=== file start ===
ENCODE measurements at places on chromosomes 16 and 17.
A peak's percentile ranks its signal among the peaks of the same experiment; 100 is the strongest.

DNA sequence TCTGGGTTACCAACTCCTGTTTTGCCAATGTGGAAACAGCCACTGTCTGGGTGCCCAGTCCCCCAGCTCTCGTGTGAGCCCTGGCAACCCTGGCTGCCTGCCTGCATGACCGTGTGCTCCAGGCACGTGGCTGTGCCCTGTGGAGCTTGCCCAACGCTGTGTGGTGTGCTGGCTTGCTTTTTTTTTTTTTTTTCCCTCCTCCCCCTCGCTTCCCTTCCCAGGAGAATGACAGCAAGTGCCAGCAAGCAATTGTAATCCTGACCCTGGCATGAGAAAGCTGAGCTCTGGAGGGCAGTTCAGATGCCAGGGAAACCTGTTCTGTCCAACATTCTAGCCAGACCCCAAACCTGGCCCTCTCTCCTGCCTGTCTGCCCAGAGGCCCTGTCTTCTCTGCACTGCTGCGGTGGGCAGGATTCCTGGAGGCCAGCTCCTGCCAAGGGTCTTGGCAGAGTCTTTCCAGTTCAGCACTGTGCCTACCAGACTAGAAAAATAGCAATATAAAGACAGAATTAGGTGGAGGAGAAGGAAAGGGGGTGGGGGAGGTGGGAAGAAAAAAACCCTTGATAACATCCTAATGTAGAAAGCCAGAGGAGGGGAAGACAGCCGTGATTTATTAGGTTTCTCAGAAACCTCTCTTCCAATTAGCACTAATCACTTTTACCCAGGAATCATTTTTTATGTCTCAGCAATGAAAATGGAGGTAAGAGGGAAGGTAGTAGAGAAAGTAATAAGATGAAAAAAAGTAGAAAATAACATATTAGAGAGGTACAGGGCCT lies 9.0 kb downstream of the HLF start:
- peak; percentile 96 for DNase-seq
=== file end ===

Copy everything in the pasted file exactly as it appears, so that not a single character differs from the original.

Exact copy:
ENCODE measurements at places on chromosomes 16 and 17.
A peak's percentile ranks its signal among the peaks of the same experiment; 100 is the strongest.

DNA sequence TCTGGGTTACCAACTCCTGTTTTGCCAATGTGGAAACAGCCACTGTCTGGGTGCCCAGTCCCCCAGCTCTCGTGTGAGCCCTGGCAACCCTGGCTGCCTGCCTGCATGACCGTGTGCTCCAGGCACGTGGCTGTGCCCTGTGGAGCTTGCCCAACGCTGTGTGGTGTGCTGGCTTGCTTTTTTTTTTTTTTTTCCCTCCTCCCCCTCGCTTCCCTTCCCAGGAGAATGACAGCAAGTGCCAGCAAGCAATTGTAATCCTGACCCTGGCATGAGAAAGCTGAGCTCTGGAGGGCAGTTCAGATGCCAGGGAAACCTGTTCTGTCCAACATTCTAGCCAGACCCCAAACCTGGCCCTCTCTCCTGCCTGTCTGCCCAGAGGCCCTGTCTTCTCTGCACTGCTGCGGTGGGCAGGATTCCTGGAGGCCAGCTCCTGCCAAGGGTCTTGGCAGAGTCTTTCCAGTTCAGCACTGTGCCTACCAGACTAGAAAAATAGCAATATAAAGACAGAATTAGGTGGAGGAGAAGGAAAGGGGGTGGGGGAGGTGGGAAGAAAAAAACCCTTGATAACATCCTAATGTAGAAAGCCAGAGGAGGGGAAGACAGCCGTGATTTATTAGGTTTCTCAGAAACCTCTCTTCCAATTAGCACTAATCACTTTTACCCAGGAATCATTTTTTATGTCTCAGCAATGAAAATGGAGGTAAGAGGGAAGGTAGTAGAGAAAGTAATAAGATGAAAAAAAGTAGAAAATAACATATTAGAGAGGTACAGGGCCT lies 9.0 kb downstream of the HLF start:
- peak; percentile 96 for DNase-seq